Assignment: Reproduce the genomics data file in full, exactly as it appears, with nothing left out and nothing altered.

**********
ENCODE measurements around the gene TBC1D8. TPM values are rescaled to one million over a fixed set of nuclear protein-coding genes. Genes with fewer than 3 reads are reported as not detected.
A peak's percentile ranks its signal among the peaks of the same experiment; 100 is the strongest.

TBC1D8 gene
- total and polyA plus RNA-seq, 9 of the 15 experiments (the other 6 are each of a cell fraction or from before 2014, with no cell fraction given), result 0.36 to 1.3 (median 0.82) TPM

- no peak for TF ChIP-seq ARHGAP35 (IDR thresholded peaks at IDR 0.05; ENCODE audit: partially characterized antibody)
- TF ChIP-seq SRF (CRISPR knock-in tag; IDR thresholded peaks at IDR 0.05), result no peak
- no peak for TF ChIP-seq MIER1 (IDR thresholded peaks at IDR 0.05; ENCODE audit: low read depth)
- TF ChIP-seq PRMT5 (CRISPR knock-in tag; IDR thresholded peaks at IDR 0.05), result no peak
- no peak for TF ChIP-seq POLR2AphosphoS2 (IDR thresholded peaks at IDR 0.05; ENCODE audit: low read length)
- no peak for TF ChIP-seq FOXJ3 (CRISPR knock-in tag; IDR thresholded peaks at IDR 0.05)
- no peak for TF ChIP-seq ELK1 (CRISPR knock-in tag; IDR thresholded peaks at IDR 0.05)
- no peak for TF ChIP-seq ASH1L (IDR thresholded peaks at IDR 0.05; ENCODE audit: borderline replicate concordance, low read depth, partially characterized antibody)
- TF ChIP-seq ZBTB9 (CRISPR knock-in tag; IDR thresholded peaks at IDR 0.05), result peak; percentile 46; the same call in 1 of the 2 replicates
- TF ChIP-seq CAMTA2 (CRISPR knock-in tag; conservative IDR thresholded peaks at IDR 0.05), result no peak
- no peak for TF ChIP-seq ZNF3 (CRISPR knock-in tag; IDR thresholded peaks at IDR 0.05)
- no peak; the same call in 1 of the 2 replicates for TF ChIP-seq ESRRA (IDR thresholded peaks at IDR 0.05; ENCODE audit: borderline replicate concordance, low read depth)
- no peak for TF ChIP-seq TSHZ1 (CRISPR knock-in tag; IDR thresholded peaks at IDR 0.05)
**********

ENCODE measurements around the gene TBC1D8. TPM values are rescaled to one million over a fixed set of nuclear protein-coding genes. Genes with fewer than 3 reads are reported as not detected.
A peak's percentile ranks its signal among the peaks of the same experiment; 100 is the strongest.

TBC1D8 gene
- total and polyA plus RNA-seq, 9 of the 15 experiments (the other 6 are each of a cell fraction or from before 2014, with no cell fraction given), result 0.36 to 1.3 (median 0.82) TPM

- no peak for TF ChIP-seq ARHGAP35 (IDR thresholded peaks at IDR 0.05; ENCODE audit: partially characterized antibody)
- TF ChIP-seq SRF (CRISPR knock-in tag; IDR thresholded peaks at IDR 0.05), result no peak
- no peak for TF ChIP-seq MIER1 (IDR thresholded peaks at IDR 0.05; ENCODE audit: low read depth)
- TF ChIP-seq PRMT5 (CRISPR knock-in tag; IDR thresholded peaks at IDR 0.05), result no peak
- no peak for TF ChIP-seq POLR2AphosphoS2 (IDR thresholded peaks at IDR 0.05; ENCODE audit: low read length)
- no peak for TF ChIP-seq FOXJ3 (CRISPR knock-in tag; IDR thresholded peaks at IDR 0.05)
- no peak for TF ChIP-seq ELK1 (CRISPR knock-in tag; IDR thresholded peaks at IDR 0.05)
- no peak for TF ChIP-seq ASH1L (IDR thresholded peaks at IDR 0.05; ENCODE audit: borderline replicate concordance, low read depth, partially characterized antibody)
- TF ChIP-seq ZBTB9 (CRISPR knock-in tag; IDR thresholded peaks at IDR 0.05), result peak; percentile 46; the same call in 1 of the 2 replicates
- TF ChIP-seq CAMTA2 (CRISPR knock-in tag; conservative IDR thresholded peaks at IDR 0.05), result no peak
- no peak for TF ChIP-seq ZNF3 (CRISPR knock-in tag; IDR thresholded peaks at IDR 0.05)
- no peak; the same call in 1 of the 2 replicates for TF ChIP-seq ESRRA (IDR thresholded peaks at IDR 0.05; ENCODE audit: borderline replicate concordance, low read depth)
- no peak for TF ChIP-seq TSHZ1 (CRISPR knock-in tag; IDR thresholded peaks at IDR 0.05)